The fourth panelist, Mr. Nasir Satti (PSP), DIG Investigation Punjab, said, “After 2020, there was a realization in Punjab that the provincial departments and district level stakeholders needed to make coordinated efforts for combatting TIP in Punjab. We established provincial and district level committees and underwent a series of capacity-building initiatives supported by Police, UNODC as well as civil society organizations.’

At the end of the discussion, the panelists responded to the questions of the stakeholders belonging to law enforcement, UN agencies, media, academia, human rights activities, and civil society organizations- representing marginalized groups, including women, transgender, children, and refugees.

In his closing remarks,Ashraf Zubair Siddiqui, Additional Director General (ADG) – Immigration Federal Investigation Agency (FIA) said, “Visually partnership and cooperation are like the wheels that drive the moving vehicle of anti-trafficking and smuggling response. At the national level, cooperation among all relevant line departments, law enforcement, and civil society organizations with experience and expertise in assisting trafficked persons can help address a capacity gap in identifying victims of trafficking, providing protection and appropriate assistance to the victims, and prosecuting perpetrators.” The ADG urged participants to pay particular attention to human rights violations against trafficking victims and vulnerable smuggled migrants by working together to put in place a national referral mechanism that will help to identify victims and provide protection and assistance to them. He also emphasized the need to strengthen the prosecution of traffickers and smugglers.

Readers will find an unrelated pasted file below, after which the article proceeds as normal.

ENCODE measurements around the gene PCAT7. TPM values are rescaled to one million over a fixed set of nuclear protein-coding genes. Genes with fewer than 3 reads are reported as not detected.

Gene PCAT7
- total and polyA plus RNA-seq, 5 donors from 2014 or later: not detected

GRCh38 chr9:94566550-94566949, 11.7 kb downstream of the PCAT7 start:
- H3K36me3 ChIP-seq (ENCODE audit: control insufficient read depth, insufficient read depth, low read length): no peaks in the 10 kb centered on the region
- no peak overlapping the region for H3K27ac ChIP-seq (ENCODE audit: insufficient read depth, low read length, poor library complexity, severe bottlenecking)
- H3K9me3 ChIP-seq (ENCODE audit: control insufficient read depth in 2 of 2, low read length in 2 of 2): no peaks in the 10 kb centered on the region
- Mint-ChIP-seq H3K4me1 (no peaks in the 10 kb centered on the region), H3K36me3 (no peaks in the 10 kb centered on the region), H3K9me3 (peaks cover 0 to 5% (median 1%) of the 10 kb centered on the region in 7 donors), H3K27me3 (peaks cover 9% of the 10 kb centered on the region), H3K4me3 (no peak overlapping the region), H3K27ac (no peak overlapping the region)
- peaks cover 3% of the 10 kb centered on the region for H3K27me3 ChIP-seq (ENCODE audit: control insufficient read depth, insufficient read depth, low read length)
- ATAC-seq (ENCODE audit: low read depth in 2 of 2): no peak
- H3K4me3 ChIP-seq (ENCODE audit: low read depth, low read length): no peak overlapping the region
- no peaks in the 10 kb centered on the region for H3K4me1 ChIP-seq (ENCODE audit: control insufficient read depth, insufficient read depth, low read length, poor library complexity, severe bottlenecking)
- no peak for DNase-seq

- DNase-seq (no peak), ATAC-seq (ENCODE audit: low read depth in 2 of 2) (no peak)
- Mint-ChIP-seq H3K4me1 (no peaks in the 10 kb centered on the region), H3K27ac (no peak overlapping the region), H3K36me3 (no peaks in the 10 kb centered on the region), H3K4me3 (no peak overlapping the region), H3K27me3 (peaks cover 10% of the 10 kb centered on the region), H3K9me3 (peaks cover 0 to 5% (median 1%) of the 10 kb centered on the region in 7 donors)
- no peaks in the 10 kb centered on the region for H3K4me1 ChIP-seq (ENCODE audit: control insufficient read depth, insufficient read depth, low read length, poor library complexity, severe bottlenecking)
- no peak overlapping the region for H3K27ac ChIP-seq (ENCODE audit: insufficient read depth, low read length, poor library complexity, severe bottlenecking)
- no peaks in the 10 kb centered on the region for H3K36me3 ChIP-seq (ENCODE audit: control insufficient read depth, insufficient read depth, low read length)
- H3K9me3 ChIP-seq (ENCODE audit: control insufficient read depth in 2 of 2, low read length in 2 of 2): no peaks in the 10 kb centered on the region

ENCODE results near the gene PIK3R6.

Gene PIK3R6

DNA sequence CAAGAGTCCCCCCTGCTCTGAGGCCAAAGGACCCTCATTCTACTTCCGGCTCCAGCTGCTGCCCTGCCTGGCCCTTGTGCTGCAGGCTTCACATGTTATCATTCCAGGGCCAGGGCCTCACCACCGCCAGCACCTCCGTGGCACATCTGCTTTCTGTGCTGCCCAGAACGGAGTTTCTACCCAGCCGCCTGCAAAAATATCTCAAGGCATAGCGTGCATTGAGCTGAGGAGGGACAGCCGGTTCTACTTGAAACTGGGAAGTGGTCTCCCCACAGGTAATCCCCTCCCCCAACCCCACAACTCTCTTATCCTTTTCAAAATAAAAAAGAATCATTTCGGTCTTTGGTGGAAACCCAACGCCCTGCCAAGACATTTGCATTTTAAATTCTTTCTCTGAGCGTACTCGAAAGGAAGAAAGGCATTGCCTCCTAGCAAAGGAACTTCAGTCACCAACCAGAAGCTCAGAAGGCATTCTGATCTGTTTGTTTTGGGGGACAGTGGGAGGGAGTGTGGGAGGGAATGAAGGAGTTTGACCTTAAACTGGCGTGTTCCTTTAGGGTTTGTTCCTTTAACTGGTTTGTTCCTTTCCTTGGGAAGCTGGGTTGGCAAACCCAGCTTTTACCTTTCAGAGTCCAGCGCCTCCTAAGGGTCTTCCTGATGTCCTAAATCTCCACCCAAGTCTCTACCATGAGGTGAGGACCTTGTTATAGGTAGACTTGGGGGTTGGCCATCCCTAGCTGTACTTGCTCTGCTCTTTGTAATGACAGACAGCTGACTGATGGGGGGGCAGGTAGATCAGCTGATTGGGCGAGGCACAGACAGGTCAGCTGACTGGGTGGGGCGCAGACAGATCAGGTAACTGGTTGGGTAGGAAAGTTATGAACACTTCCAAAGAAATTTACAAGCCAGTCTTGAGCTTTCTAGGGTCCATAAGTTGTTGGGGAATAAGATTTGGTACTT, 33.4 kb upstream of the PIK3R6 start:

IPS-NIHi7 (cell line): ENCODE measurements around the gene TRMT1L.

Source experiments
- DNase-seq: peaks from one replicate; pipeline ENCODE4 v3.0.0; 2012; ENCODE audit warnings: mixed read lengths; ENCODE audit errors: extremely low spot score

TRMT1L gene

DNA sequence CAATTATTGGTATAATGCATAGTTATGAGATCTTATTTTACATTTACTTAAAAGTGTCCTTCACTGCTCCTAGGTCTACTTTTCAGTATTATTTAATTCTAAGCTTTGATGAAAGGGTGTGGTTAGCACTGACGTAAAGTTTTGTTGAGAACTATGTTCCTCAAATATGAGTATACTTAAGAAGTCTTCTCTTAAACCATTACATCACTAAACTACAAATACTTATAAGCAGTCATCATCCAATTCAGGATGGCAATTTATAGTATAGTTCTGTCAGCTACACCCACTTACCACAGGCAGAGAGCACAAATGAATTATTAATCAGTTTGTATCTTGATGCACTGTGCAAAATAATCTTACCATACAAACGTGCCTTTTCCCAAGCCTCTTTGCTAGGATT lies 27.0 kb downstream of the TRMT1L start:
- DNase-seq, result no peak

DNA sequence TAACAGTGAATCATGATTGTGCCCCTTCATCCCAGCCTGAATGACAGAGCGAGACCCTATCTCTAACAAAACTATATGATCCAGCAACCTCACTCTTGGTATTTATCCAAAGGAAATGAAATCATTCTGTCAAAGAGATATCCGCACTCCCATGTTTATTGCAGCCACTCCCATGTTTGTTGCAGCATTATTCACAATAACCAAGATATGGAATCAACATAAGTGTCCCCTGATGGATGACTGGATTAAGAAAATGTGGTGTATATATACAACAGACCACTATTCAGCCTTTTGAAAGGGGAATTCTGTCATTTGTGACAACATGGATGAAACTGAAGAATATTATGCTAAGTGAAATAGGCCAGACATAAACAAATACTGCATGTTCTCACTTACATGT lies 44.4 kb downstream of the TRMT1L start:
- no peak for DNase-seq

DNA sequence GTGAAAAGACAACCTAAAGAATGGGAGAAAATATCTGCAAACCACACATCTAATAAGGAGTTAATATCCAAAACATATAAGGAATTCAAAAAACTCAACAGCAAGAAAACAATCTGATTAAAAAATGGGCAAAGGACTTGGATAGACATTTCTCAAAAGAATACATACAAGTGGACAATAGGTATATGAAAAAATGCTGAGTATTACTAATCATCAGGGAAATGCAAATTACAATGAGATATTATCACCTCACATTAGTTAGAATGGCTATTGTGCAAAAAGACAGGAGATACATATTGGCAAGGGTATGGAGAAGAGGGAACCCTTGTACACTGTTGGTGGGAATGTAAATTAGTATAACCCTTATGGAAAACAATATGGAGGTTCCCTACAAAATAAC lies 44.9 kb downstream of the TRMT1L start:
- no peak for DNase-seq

The consultation was attended by senior representatives of the FIA, UNODC, the European Union, IOM and conveners, co-conveners, and members of Punjab provincial and district level committees, members from civil society organizations and NGOs involved in relevant fields, UNHCR, UNWOMEN, and ILO.

The Global Action against Trafficking in Persons and the Smuggling of Migrants – Asia and the Middle East (GLO.ACT-Asia and the Middle East) is a four-year  joint initiative by the European Union (EU) and the United Nations Office on Drugs and Crime (UNODC) being implemented in partnership with the International Organization for Migration (IOM) in up to five countries: Islamic Republic of Afghanistan (Afghanistan), Islamic Republic of Iran (I.R. of Iran), Republic of Iraq (Iraq), Islamic Republic of Pakistan (Pakistan). GLO.ACT-Bangladesh is a parallel initiative also financed by the EU and implemented with IOM.

The project builds on a global community of practice set in motion in GLO.ACT 2015-2019 and assists governmental authorities and civil society organizations in targeted, innovative, and demand-driven interventions: sustaining effective strategy and policy development, legislative review and harmonization, capability development, and regional and trans-regional cooperation. The project also provides direct assistance to victims of human trafficking and vulnerable migrants through the strengthening of identification, referral, and protection mechanisms. The project is fully committed to mainstreaming Human Rights and Gender Equality considerations across all of its activities.

The project is funded by the European Union.


Media coverage:

High-level consulation of national and provincial TIP committees

Coordinated response to human trafficking urged

Government striving to eliminat human trafficking: minister

Consultation of national and provincial TIP commitees

Pakistan says committed to working against Trafficking in Persons, has developed action plan

For more information, please contact:

Ms. Shahida Gillani, National Project Officer


For more information, please visit


Twitter:  @glo_act

Nation-wide awareness-raising campaign in Pakistan, please like and share:


Twitter: @GLOACTPakistan